Switzerland’s Notenstein launches sustainable investment push with 10 new funds

Range of sustainable funds aimed at institutional clients

Swiss private bank Notenstein has begun its campaign to become one of the country’s leading providers of sustainable investments, simultaneously launching 10 sustainable funds for institutional clients.

The funds include five that invest in equities, two balanced (equity/bond) products and three bond funds. As sustainable funds, the products offer investors the choice of excluding one or more sectors, including weapons, nuclear power, chlorine/agrochemicals, tobacco, pornography, gambling, airlines and companies with human rights violations.

While the institutions – pension funds, foundations and church investors – that Notenstein has in mind for the funds are primarily in Switzerland, the bank has also put together sales teams for Germany and Austria. The German sales team is led by Frank Wettlauffer, who had the same job at rival J. Safra Sarasin.

The bold product launch comes just five weeks after Andreas Knörzer became Notenstein’s new Head of Asset Management. Knörzer comes from Sarasin, which at last count was Switzerland’s leader in sustainable investments with CHF14.5bn (€11.7bn) in assets under management.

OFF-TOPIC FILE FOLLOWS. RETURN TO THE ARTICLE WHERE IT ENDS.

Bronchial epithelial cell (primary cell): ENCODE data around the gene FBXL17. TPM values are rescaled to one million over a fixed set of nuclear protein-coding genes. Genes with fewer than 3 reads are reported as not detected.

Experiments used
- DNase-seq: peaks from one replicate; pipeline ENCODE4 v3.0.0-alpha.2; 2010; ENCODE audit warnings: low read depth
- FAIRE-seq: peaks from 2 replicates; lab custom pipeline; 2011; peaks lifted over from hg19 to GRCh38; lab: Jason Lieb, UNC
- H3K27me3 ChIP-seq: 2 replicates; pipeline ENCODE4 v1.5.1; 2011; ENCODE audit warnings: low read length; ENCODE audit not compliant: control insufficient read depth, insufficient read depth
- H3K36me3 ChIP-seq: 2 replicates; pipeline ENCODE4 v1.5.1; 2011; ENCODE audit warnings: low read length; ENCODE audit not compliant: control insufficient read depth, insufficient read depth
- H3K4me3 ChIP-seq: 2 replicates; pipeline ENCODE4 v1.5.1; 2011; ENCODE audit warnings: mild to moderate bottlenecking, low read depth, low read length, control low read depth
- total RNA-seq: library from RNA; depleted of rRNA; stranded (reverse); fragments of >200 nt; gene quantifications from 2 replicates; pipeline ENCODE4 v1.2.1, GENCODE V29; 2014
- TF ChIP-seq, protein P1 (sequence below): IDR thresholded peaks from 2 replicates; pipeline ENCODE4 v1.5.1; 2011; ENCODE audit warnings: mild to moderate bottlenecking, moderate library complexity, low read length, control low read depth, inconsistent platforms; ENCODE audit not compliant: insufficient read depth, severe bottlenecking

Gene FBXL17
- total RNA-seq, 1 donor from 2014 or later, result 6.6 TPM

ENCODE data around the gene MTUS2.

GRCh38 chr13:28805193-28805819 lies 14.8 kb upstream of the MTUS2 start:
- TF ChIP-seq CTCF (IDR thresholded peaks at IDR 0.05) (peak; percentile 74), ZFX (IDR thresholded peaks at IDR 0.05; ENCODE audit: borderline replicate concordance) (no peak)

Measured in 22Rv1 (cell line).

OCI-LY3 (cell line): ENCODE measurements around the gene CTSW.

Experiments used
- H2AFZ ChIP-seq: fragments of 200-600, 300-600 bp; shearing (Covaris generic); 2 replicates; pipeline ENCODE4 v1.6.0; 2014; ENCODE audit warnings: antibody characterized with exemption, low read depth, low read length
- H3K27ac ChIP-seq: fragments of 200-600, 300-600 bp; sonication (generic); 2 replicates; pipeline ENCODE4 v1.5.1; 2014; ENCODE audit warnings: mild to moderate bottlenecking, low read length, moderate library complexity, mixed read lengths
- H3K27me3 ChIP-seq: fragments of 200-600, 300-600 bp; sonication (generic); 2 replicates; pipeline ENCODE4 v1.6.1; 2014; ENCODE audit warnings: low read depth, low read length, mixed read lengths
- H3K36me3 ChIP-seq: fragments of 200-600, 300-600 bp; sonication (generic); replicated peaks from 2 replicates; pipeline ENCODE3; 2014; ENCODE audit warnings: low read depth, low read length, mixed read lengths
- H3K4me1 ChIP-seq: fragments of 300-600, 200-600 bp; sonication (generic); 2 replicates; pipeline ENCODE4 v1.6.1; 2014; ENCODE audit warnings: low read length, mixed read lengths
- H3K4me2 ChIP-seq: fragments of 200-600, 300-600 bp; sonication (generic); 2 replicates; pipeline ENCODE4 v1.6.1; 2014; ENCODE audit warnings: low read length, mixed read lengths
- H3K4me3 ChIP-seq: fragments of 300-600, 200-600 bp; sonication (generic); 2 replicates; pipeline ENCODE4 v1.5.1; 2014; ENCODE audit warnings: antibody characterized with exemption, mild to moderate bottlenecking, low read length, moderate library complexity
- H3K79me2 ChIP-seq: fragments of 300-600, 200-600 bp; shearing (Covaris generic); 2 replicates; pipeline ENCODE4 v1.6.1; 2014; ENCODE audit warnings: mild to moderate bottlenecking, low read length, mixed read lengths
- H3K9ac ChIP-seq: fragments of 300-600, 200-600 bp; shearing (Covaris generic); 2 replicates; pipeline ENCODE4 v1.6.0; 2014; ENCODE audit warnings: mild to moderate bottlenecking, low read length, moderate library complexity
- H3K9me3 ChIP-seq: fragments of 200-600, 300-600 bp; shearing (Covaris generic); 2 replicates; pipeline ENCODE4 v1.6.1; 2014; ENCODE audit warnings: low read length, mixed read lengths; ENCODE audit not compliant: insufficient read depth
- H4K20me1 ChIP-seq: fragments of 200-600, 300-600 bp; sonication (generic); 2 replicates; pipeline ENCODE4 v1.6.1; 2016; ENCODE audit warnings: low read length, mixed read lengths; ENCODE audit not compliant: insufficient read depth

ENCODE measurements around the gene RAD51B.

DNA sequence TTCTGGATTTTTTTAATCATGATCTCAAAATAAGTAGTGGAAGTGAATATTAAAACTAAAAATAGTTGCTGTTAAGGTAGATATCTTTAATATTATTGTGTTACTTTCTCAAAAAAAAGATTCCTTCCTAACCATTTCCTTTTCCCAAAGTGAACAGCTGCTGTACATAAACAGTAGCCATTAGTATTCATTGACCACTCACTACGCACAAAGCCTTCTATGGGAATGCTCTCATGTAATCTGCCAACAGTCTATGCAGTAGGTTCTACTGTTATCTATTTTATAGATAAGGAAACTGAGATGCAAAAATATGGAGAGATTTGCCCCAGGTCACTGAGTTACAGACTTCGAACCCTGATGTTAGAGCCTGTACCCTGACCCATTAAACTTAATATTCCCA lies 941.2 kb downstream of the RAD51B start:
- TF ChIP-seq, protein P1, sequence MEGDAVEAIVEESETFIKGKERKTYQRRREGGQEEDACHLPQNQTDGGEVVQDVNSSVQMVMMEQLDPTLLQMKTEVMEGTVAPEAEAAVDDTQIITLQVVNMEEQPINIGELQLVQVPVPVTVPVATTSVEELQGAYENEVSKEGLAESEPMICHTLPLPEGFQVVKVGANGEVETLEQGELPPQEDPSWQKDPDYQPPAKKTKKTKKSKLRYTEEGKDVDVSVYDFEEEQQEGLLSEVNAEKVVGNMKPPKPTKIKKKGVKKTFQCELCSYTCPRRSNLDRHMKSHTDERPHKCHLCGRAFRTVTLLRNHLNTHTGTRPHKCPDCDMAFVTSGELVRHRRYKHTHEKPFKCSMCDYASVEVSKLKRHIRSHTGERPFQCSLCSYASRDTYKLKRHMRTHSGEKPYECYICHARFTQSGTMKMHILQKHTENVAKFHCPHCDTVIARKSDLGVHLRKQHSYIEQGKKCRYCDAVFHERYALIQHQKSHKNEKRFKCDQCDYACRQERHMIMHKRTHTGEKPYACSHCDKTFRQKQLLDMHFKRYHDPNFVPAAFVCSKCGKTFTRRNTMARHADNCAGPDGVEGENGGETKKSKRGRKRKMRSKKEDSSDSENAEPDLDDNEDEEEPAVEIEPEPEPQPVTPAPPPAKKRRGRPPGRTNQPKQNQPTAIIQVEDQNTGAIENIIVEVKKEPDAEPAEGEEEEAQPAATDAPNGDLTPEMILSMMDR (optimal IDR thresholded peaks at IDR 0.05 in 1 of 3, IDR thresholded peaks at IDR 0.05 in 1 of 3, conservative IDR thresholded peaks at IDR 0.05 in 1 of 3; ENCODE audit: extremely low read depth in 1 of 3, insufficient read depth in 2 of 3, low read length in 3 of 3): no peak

At Sarasin, Knörzer was also the asset management chief. His departure triggered a mass defection of around 50 sales and fund specialists from Sarasin to Notenstein.

In an exclusive interview at Notenstein’s base in St. Gallen, Knörzer said that while his first weeks at the bank had been intense, a lot of work on the funds had been performed since early October, when the first of the former Sarasin staff had joined Notenstein.He said: “If we can improve the world with our sustainable funds, great. But that’s not the reason why we do them. Instead, we know that sustainability is the intelligent way to manage a portfolio, as we have seen over and over again that the consideration of ESG (environmental, social and governance) criteria has a positive effect on the portfolio’s risk and return profile.” Also taking part in the interview was Adrian Künzi, Notenstein’s chief executive.

Including the former Sarasin staff, Notenstein’s asset management division for institutional clients has 80 employees. Knörzer leads a team of 40 analysts, portfolio managers and support staff in a new Notenstein office in Basle – just 300 metres from Sarasin’s office. The other 40 employees are Notenstein’s sales specialists led by Aris Prepoudis, another ex-Sarasin sales executive.

The vigorous expansion of the division has hit the bottom line but CEO Künzi replied that such a cost increase is to be expected when building a new business with the relevant professionals. “But anyway, we have these costs well under control and have a very stable set up with Raiffeisen as Notenstein’s cooperative bank parent. More important though is that, we are not caught in a strategic black hole.

“We know exactly what our strategy is, that is to become a leading sustainable fund provider in Switzerland and in Europe, and we are implementing it,” he said.

According to Künzi, Notenstein aims to raise its assets under management from institutional clients to CHF10bn by the end of 2017, up from CHF4bn currently. The bank also manages CHF18bn for private clients who Künzi says will now benefit from Notenstein’s sustainable investment approach.